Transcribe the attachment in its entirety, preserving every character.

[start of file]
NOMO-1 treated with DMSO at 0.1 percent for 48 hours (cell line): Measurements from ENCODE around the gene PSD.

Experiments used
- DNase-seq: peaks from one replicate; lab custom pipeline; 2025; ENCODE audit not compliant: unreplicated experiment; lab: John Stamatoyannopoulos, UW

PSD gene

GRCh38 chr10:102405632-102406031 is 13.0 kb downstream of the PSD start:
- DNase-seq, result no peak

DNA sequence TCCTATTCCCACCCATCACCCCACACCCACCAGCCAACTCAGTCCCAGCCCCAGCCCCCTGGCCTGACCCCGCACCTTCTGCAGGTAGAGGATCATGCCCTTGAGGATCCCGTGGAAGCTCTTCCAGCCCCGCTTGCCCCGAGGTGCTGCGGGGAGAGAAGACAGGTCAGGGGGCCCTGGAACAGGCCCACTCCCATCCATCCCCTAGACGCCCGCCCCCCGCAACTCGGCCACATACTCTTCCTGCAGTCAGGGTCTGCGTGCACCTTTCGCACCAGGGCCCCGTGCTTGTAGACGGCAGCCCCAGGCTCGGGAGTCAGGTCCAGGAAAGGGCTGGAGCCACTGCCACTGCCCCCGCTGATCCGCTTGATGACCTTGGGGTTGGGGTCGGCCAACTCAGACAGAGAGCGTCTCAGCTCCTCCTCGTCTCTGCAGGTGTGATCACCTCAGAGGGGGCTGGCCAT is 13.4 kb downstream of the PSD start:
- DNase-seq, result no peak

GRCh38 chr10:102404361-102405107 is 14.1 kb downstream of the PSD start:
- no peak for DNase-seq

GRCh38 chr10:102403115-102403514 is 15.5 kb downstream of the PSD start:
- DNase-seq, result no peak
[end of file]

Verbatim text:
NOMO-1 treated with DMSO at 0.1 percent for 48 hours (cell line): Measurements from ENCODE around the gene PSD.

Experiments used
- DNase-seq: peaks from one replicate; lab custom pipeline; 2025; ENCODE audit not compliant: unreplicated experiment; lab: John Stamatoyannopoulos, UW

PSD gene

GRCh38 chr10:102405632-102406031 is 13.0 kb downstream of the PSD start:
- DNase-seq, result no peak

DNA sequence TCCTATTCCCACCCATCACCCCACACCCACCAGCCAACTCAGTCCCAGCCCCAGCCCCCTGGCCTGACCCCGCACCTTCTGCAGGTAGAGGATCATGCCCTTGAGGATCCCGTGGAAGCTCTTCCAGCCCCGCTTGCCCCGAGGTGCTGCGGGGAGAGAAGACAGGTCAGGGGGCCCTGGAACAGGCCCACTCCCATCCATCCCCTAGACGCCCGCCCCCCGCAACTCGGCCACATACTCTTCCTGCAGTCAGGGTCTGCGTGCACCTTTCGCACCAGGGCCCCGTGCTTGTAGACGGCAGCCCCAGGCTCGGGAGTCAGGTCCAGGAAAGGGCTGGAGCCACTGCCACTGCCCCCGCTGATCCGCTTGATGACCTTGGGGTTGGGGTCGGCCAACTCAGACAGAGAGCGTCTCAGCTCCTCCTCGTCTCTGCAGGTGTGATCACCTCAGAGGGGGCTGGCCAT is 13.4 kb downstream of the PSD start:
- DNase-seq, result no peak

GRCh38 chr10:102404361-102405107 is 14.1 kb downstream of the PSD start:
- no peak for DNase-seq

GRCh38 chr10:102403115-102403514 is 15.5 kb downstream of the PSD start:
- DNase-seq, result no peak